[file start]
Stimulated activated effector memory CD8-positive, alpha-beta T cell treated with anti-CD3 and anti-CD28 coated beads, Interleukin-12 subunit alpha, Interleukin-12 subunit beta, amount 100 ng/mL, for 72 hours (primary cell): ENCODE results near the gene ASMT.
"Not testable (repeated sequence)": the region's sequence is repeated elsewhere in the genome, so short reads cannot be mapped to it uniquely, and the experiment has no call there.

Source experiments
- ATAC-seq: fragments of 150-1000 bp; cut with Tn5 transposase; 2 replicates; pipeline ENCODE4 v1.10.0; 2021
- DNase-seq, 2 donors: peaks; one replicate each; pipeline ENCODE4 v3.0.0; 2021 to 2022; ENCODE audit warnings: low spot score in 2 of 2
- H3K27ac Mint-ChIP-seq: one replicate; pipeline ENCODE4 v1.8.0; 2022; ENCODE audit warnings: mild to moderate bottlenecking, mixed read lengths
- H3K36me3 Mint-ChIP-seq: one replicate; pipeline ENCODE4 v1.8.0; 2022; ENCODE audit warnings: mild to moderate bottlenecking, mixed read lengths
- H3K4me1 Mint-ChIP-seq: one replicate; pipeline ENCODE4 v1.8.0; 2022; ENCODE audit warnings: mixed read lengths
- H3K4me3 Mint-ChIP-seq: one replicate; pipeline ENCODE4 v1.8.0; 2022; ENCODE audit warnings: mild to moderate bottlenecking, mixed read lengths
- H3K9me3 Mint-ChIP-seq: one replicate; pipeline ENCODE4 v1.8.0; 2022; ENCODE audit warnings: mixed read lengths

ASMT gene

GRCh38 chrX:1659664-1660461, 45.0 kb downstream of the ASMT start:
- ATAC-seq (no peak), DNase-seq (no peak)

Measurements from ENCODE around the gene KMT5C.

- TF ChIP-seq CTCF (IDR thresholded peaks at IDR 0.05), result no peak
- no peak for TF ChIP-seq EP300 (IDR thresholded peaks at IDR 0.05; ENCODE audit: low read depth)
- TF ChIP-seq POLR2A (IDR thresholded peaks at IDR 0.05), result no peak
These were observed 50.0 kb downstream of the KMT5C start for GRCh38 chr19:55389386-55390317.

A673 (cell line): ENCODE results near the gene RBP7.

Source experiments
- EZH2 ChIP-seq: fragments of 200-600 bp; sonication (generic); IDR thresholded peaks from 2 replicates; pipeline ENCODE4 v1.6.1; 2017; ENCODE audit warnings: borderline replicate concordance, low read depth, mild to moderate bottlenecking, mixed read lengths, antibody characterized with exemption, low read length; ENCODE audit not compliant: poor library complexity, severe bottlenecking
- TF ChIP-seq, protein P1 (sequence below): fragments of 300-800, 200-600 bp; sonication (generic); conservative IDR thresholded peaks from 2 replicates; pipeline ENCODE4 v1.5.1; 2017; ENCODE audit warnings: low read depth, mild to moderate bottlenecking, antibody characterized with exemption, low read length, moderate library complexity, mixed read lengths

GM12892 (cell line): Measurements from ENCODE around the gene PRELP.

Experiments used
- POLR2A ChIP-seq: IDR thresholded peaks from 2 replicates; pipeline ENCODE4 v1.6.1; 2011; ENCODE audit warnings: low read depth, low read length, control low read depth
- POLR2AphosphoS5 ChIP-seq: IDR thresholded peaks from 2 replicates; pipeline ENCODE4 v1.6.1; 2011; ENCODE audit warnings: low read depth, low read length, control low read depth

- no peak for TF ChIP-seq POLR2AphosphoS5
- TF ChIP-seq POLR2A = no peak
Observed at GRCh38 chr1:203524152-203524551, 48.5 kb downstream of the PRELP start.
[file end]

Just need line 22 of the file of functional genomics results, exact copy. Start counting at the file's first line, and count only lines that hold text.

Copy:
- TF ChIP-seq, protein P1 (sequence below): fragments of 300-800, 200-600 bp; sonication (generic); conservative IDR thresholded peaks from 2 replicates; pipeline ENCODE4 v1.5.1; 2017; ENCODE audit warnings: low read depth, mild to moderate bottlenecking, antibody characterized with exemption, low read length, moderate library complexity, mixed read lengths